Coffee Share 210305: Spring is Here

This is a Weekly Coffee Share Essay.
I’m part of a small group of bloggers who stay in touch and chat about blogging, writing, or just about anything else that might be of interest.
Link to This week’s full list
Link to my Story Blog:  Table of Contents.

Greetings all.

It is here.  Spring has now undeniably arrived to Sonoma County, California.  Along with lots of interesting wild life, there are lots of things blooming that exhale, exude, expel, and fumigate the whole county with yes, allergens. So we’re all sneezing and wiping our noses in-between trips to the pharmacy to load up on antihistamines and Afrin — lots of Afrin. 

Red shoulder hawk 2I’ve been trying to capture a photo of our Red Shouldered hawks, but for all their innate coolness, they really are camera shy and won’t sit still if they see me pause and aim my phone at them.  So, they are still gracing us with their cries as they shoot across our skies. 

Sometimes they outright cheat and go out of their way to frustrate this photographer by sitting in a sparely branched tree, but with the sun almost right behind them. A photo of that would be a boring glare. 

On the other hand, we have a new renter behind the backyard planter box.  And he’s pretty cool. I’ve mentioned we are on the edge of suburbia and with a nearby new construction site which has stirred up the local vermin, we, for the moment have driving off the local rats who are hunting for new homes.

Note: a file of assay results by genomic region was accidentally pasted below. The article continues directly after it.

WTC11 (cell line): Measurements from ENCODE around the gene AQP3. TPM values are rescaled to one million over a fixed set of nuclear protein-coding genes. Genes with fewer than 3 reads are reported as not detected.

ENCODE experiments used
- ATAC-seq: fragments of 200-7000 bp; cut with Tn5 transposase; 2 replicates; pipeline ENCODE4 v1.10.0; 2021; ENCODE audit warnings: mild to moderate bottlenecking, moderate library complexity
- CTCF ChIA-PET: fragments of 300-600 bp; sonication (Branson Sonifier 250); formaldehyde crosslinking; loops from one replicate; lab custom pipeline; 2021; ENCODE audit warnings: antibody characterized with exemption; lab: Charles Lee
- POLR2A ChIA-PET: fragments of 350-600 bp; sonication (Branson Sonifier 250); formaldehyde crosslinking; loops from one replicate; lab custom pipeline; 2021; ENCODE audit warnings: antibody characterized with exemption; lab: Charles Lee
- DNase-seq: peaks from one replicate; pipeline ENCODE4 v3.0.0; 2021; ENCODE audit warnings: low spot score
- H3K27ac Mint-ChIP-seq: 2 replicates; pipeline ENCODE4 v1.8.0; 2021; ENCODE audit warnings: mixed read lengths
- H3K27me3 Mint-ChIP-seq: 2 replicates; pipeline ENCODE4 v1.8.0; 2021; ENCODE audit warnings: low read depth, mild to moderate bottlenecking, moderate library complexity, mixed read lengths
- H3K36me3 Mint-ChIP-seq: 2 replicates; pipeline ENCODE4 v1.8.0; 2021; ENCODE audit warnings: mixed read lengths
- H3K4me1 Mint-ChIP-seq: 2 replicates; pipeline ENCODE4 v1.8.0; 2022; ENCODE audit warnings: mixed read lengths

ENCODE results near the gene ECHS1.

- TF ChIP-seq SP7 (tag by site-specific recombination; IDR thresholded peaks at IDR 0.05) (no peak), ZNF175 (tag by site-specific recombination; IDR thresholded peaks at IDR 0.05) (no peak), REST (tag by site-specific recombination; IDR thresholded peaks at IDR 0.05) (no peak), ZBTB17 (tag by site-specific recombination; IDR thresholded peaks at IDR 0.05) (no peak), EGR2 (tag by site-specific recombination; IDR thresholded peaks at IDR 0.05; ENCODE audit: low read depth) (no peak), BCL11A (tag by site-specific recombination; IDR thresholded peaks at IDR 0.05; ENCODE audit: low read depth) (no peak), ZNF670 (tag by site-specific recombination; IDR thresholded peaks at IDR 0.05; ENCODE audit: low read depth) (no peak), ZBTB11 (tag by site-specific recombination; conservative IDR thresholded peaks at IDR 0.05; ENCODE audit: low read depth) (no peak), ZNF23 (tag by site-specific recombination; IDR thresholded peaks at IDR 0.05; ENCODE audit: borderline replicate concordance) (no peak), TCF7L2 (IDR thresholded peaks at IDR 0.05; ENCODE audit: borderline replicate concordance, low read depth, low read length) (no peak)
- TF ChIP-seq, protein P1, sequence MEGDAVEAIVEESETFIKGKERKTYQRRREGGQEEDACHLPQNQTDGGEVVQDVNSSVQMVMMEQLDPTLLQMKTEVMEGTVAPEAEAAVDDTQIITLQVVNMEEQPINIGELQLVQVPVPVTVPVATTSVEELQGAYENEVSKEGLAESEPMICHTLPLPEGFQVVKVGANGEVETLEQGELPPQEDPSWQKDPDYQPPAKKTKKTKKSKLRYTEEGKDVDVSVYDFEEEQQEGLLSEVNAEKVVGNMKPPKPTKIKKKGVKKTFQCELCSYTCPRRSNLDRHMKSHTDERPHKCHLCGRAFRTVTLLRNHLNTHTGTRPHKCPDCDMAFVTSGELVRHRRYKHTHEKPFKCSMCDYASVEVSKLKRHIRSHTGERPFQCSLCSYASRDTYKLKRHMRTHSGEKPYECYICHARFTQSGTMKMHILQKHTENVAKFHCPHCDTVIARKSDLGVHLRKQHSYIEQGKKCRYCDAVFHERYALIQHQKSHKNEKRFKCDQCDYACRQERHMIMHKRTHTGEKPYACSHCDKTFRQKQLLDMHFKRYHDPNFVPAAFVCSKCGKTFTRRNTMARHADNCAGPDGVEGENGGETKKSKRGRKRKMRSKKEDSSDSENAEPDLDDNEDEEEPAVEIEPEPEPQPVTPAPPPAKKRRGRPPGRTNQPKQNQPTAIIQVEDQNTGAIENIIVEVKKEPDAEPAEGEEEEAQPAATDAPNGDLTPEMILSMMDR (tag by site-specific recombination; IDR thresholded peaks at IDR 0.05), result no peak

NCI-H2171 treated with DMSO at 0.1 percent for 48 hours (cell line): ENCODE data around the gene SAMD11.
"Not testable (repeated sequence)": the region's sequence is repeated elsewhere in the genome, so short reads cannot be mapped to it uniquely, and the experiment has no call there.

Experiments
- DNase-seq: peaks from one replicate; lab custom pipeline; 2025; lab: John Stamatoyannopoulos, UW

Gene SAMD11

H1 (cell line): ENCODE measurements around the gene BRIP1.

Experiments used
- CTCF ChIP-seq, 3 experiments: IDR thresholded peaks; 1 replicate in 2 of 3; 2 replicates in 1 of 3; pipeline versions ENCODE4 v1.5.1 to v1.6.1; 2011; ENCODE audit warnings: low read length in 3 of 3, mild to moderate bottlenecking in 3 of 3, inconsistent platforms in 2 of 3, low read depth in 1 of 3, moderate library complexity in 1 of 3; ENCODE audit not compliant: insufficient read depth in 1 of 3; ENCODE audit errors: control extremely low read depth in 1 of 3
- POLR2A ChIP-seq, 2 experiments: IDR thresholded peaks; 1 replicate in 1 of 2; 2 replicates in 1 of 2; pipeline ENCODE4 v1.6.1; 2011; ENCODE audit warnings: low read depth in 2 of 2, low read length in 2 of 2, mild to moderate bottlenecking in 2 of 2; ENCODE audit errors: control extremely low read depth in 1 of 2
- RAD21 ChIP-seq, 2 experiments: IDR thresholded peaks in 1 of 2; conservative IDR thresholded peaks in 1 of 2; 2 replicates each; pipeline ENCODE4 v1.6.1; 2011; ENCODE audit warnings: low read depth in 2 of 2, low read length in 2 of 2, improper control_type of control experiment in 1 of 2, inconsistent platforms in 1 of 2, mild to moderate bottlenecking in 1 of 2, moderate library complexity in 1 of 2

Join me, please, in wishing the hawks good hunting in the regard. But I’m leaving out a single live trap just in case one wanders by.  It’s one of those neat little cages with bait (peanuts) near the back and when a rat goes in to grab a bite, he must step on a pressure plate that releases and locks the door, so I can dispose of him at my leisure. I’ve not caught one yet, but this week I did my daily check and found the door locked, but no rat inside.  It’s a hair trigger release, I thought.  So I was not surprised. A large enough rain drop would be able to spring the release.

alligator lizard 2But when I stooped down to pick up the trap for resetting, I found there was something — someone, captured inside.  If you’ve read many of my coffee shares, you know we host a family of small alligator lizards and I thought, of course I would capture a critter I like having around.